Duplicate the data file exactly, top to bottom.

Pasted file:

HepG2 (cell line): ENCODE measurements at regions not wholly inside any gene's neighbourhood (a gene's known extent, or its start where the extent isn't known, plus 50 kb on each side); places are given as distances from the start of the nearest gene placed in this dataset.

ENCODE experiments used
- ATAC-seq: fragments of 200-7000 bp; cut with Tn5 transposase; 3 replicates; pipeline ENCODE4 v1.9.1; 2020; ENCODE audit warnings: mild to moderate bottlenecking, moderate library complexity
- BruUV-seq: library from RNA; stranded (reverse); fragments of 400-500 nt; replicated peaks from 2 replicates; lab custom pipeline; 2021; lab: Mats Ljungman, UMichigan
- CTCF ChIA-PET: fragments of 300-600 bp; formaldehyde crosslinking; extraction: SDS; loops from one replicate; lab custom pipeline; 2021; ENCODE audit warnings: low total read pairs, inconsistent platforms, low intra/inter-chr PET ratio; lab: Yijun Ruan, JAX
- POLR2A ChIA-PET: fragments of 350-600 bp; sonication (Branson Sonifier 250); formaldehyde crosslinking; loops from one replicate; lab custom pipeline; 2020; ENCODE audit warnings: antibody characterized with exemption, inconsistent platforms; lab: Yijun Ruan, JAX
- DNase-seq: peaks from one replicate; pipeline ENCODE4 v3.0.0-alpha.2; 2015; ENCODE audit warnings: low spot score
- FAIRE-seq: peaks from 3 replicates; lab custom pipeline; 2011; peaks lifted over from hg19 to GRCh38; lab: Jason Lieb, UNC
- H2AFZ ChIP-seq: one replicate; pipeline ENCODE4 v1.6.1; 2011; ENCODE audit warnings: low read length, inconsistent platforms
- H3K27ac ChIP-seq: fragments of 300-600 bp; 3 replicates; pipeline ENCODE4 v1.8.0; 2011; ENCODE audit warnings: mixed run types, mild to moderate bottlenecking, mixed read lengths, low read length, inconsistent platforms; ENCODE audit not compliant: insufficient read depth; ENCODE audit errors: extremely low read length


HepG2 (cell line): ENCODE measurements at regions not wholly inside any gene's neighbourhood (a gene's known extent, or its start where the extent isn't known, plus 50 kb on each side); places are given as distances from the start of the nearest gene placed in this dataset.

ENCODE experiments used
- ATAC-seq: fragments of 200-7000 bp; cut with Tn5 transposase; 3 replicates; pipeline ENCODE4 v1.9.1; 2020; ENCODE audit warnings: mild to moderate bottlenecking, moderate library complexity
- BruUV-seq: library from RNA; stranded (reverse); fragments of 400-500 nt; replicated peaks from 2 replicates; lab custom pipeline; 2021; lab: Mats Ljungman, UMichigan
- CTCF ChIA-PET: fragments of 300-600 bp; formaldehyde crosslinking; extraction: SDS; loops from one replicate; lab custom pipeline; 2021; ENCODE audit warnings: low total read pairs, inconsistent platforms, low intra/inter-chr PET ratio; lab: Yijun Ruan, JAX
- POLR2A ChIA-PET: fragments of 350-600 bp; sonication (Branson Sonifier 250); formaldehyde crosslinking; loops from one replicate; lab custom pipeline; 2020; ENCODE audit warnings: antibody characterized with exemption, inconsistent platforms; lab: Yijun Ruan, JAX
- DNase-seq: peaks from one replicate; pipeline ENCODE4 v3.0.0-alpha.2; 2015; ENCODE audit warnings: low spot score
- FAIRE-seq: peaks from 3 replicates; lab custom pipeline; 2011; peaks lifted over from hg19 to GRCh38; lab: Jason Lieb, UNC
- H2AFZ ChIP-seq: one replicate; pipeline ENCODE4 v1.6.1; 2011; ENCODE audit warnings: low read length, inconsistent platforms
- H3K27ac ChIP-seq: fragments of 300-600 bp; 3 replicates; pipeline ENCODE4 v1.8.0; 2011; ENCODE audit warnings: mixed run types, mild to moderate bottlenecking, mixed read lengths, low read length, inconsistent platforms; ENCODE audit not compliant: insufficient read depth; ENCODE audit errors: extremely low read length